Gestalt Therapy

Review the brief biographies of Fritz and Laura Perls at the beginning of the chapter. Gestalt therapy is holistic. Holism is one of the foundational principles of Fritz Perls, psychiatrist: humans should be viewed as a whole rather than as a sum of discretely functioning parts. Goal in therapy is the integration of all the parts: thoughts, feelings, behaviors, body, and dreams. Gestalt therapy is humanistic in that the therapeutic relationship is Rogerian( genuine, UPR, empathic), and the necessary awareness for the client comes as a result of the I/Thou relating between therapist and client. Gestalt therapy is existential in that the belief is that people are always in the process of becoming, remaking and rediscovering themselves. Goal in therapy is to encourage the client to assume ownership of his experiences. Gestalt therapy is phenomenological in that it focuses on the client’s perceptions of reality. If that reality is made known through increased awareness, then change can take place. Gestalt therapy is experiential, promoting awareness and the direct experiencing of the present rather than on the abstractness of talking about an experience. The here-and-now focus is a primary characteristic of this type of therapy. It is important that the client knows what and how she is thinking, feeling, and doing as she interacts with the therapist. The goal: “Fully present in a genuine encounter.” Focus in on the present with “what” and ‘how” questions asked, rather than “why” questions (see p. 195 for examples) Gestalt therapy is teleological, or goal-oriented, moving the client toward self-support, but “interdependent” with the environment, and helping the client to “reintegrate the disowned parts of personality.” Values and skills are developed that will allow the client to satisfy her needs without violating the rights of others.

and refers to them as channels of resistance. They identify five such channels: introjection. full energy.Gestalt therapy is based on field theory. in flux. and following an intense contact there is typically a withdrawal to integrate what has been learned. “Unacknowledged feelings create unnecessary emotional debris that clutters present-centered awareness. grief. retroflection. hatred. Gestalt therapy recognizes defense mechanisms or strategies. guilt and abandonment. where trying out new thoughts and feelings and behaviors are accepted. there are levels of contact. interrelated. anxiety. and in process. pain. Blocked energy may be manifested by physical sensations or actions that the therapist will recognize and make the client aware of. rage. Everything is relational. Humans must interact with nature and with other humans without losing one’s sense of individuality. one’s personal field is both the internal (psyche) and external (object) environments with which one comes into contact. Prerequisites for healthy contact: clear awareness. deflection and confluence (see pp. good communication skills. within a context of the I/Thou dialogue in a here-and-now framework . projection. awareness of bodily sensations and psychosomatic responses that may be the result of unfinished business.” Gestalt therapy focuses on social connectedness. 197-198 for definitions). The Therapeutic Process The Gestalt therapist • Creates a climate that is safe. Gestalt therapy focuses on unfinished business of the client which is often manifested in the present by resentment. These strategies serve to block contact with others. Boundaries are necessary for both healthy connection and separateness. so that a psychological equilibrium can be restored. or in experiencing a stuck point Goal: to face and deal with unexpressed feelings. The goal: to be aware of figure-and-ground dynamics and to learn to effectively “self-regulate” as figure changes. the lifeblood of growth.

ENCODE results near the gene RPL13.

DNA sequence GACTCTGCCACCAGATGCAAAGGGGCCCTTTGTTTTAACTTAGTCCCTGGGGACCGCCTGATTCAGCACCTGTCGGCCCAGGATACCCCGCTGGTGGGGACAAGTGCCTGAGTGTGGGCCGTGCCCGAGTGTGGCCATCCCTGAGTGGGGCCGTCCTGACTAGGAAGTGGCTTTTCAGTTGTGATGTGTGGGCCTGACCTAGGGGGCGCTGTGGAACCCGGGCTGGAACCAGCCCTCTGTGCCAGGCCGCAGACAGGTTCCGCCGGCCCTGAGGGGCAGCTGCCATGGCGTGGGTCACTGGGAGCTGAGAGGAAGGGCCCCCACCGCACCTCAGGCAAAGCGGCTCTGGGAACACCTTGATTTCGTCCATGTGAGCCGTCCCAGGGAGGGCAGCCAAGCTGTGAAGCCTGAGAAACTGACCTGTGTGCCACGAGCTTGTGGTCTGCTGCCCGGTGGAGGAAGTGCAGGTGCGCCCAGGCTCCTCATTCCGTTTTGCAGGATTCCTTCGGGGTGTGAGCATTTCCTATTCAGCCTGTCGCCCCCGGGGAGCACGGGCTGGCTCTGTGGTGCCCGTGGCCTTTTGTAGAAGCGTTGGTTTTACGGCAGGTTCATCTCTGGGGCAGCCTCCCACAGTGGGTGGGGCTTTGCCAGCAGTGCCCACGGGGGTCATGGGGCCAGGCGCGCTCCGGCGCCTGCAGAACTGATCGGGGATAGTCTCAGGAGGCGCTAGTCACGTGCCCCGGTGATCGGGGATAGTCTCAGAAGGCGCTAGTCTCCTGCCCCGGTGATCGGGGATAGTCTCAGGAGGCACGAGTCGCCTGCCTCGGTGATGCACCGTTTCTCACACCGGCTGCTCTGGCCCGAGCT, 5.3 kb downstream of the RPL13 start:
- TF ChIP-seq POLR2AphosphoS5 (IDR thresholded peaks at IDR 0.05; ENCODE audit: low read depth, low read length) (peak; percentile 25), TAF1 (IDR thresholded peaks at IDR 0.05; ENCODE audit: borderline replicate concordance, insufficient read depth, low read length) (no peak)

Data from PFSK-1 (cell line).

The Exaggeration Exercise. Making the Rounds. accommodation to the new discoveries by trying out new behaviors. with gentleness and empathy. assimilation. and. • Does not interpret or explain behaviors. take a stand. The Reversal Exercise. where he is interested in acknowledging the needs and experiences of the client. where the client learns how to influence his environment. attending to the client’s phenomenology. improvise responses to new challenges. become confident as a powerful person Remains herself. but assume the client will be an active participant who will make her own interpretations. carrying out homework assignments. Staying with the Feeling. Experiments that are reviewed in the text include The Internal Dialogue Exercise. sharing her personal experiences in significant ways. “artistic participants in the creation of new life. 210-214). 201-202. giving honest feedback. thoughts and/or attitudes. See the useful guidelines on page 208 for preparing clients for Gestalt experiments. Takes a confirming stance as a therapy style.” Prepares clients for Gestalt experiments that will emphasize the present emotional or cognitive aspects of an encounter with the environment. rather than an imposing or competing one. • Sets the stage for the client to experience a three-stage integration sequence that characterizes personal growth. expressing their reactions and observations. and promoting free function and change. making new choices. • • • . Dream Work (see pp. The Rehearsal Exercise. Note the examples presented on pp.• Calls attention to the nonverbal cues presented by the client and any incongruities between what the body is saying and the language that is being used for expression • Emphasizes the use of language or speech patterns that are used to convey emotions. The three stages: discovery about the self in relation to the environment.

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